The diagnosis of any disease is based on three fundamental pillars. The first one is to talk to the patient to find out the discomfort or problems he/she presents, their duration, factors related to their appearance, as well as his/her medical history.
This is followed by the measurement of vital signs (blood pressure, heart rate, respiratory rate…) and a careful examination of the whole body by palpation and auscultation. Finally, based on all of the above, a diagnostic hypothesis is established and the necessary tests are indicated to confirm or rule it out.
This simple procedure, of obvious importance, is the axis around which medical practice should revolve. However, there is a growing tendency to abandon this approach and to base the diagnosis, prognosis and treatment of patients primarily on medical tests.
Why is this happening?
In many cases the physician does not have time and in other cases the physician considers that the traditional medical act can be replaced in whole or in part by analyses, ultrasound scans, CT scans, MRI scans, etc. In today’s world, technology has become a true idol to which many pay tribute.
Practically everyone has heard of genomics, mega-data, artificial intelligence, algorithms, precision medicine, etcetera. It is therefore common for patients to applaud what we could define as a “technological approach” to their medical care and consider that the more tests that are requested, especially if they are sophisticated and expensive, the better the care they are receiving.
What is more, on many occasions the patient goes to the doctor having first consulted with what has come to be called Doctor Google, if not after diving into crazy social networks, about his possible diagnosis and with the list of tests that in his opinion should be done, and which in certain cases he even demands.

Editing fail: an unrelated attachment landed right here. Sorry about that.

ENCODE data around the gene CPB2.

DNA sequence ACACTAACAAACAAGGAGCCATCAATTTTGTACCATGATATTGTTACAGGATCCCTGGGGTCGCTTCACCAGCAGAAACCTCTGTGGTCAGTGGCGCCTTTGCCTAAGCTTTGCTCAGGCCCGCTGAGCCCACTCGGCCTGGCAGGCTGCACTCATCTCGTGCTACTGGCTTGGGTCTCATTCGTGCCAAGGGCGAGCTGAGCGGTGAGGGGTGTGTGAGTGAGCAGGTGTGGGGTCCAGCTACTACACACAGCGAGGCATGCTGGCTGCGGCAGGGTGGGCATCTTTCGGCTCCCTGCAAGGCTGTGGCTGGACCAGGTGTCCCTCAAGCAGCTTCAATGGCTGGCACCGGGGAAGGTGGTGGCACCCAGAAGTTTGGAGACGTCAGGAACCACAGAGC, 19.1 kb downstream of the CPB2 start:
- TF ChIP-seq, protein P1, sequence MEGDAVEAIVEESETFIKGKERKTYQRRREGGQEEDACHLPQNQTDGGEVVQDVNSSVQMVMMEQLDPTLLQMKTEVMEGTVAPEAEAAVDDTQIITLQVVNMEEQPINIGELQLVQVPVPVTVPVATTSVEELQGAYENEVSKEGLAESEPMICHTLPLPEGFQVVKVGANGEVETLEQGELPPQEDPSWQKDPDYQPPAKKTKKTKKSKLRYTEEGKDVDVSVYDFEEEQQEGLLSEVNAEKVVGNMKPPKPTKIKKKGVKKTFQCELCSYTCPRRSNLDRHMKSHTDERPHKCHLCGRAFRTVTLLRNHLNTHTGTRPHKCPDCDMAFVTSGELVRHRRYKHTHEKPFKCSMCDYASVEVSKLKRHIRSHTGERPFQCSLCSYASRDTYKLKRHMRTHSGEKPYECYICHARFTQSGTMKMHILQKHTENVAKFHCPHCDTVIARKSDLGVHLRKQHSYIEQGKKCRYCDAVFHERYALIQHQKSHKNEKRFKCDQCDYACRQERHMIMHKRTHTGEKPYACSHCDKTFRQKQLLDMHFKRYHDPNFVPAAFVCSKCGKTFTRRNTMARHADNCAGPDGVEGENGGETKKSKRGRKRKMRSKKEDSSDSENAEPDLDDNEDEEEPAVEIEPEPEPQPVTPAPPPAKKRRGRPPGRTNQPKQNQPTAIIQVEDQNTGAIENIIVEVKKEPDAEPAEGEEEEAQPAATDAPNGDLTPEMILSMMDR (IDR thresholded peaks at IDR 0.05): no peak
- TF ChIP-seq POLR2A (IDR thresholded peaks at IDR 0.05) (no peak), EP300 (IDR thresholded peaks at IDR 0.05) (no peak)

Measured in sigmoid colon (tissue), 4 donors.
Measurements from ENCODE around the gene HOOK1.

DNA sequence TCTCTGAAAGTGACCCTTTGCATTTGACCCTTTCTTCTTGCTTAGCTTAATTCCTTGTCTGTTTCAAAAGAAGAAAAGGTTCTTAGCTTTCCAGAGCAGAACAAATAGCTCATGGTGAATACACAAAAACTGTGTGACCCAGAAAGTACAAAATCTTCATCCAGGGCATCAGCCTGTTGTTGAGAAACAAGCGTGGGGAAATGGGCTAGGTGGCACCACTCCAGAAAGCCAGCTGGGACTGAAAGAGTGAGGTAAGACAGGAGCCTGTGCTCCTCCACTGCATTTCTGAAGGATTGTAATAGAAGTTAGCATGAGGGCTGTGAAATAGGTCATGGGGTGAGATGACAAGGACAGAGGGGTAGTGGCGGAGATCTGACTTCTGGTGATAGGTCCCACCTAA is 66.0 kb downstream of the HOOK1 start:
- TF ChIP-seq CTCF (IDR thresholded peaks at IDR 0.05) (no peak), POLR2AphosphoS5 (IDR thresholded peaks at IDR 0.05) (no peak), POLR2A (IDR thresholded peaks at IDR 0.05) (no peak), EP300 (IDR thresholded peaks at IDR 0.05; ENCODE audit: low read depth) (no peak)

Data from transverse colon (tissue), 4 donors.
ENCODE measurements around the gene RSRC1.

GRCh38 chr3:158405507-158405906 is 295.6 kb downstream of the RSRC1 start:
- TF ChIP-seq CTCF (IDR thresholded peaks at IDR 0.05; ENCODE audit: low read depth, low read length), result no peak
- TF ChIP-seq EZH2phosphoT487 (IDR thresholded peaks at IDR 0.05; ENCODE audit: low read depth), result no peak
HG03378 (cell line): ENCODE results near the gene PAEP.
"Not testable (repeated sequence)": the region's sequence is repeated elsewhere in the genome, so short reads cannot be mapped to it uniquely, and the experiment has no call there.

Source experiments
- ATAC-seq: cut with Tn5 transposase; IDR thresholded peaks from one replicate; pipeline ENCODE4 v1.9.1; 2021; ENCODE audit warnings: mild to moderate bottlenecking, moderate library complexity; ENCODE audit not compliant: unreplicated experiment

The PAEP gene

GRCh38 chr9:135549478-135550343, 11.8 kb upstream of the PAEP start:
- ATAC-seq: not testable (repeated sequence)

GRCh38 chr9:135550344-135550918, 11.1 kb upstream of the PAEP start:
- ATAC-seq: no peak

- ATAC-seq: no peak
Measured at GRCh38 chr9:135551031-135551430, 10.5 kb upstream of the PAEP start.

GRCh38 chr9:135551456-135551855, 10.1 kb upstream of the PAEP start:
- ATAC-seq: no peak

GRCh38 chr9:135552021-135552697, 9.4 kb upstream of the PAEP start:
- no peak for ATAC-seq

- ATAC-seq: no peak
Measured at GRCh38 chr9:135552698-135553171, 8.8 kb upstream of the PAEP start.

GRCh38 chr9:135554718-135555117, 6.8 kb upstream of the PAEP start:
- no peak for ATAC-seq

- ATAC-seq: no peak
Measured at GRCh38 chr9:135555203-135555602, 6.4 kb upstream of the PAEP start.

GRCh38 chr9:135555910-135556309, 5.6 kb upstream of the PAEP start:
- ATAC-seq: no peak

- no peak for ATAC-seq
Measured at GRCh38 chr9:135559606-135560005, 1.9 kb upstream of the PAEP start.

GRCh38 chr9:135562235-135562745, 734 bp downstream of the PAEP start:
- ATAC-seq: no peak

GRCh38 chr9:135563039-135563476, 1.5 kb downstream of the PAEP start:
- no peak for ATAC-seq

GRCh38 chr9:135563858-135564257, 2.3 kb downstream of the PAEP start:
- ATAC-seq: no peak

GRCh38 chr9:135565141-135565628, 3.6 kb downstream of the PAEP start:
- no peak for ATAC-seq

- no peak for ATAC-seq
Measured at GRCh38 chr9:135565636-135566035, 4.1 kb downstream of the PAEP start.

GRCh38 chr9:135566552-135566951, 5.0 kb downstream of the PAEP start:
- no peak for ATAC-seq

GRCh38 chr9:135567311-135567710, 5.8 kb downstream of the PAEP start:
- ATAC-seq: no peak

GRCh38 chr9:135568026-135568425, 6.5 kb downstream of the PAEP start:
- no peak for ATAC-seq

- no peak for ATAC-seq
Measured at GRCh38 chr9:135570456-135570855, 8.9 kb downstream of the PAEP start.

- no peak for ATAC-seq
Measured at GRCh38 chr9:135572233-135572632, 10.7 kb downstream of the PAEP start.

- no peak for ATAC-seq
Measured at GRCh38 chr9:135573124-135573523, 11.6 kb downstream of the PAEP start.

The request for a large number of diagnostic tests can have many other origins, such as avoiding complaints and claims (so-called “defensive medicine”), the desire to be “complete” (we will look at everything) or even the desire to try out the “new machine”.
Why is more not necessarily better?
In very rigorous clinical studies it has been shown that unwarranted diagnostic tests are not only not beneficial to the patient, but can be harmful. The relationship between irradiation, nuclear accidents, atomic bombs and cancer is well known.
But beyond these extreme cases, a body CT scan causes as much irradiation to accumulate in the body as is due to so-called “background” irradiation, from the environment, over 5-7 years. At the opposite extreme, a chest X-ray is equivalent to “background” irradiation for about 5 days.
Nuclear magnetic resonance and ultrasound scans do not involve irradiation. Does this mean that CT scans, radioactive isotope tests or repeated x-rays should be avoided at all costs? Absolutely not.
In fact, diagnostic imaging techniques are one of the most important advances in medicine in recent decades (the discoverers of CT received the Nobel Prize in 1979) and are not only useful but in many cases essential. But they must be used well.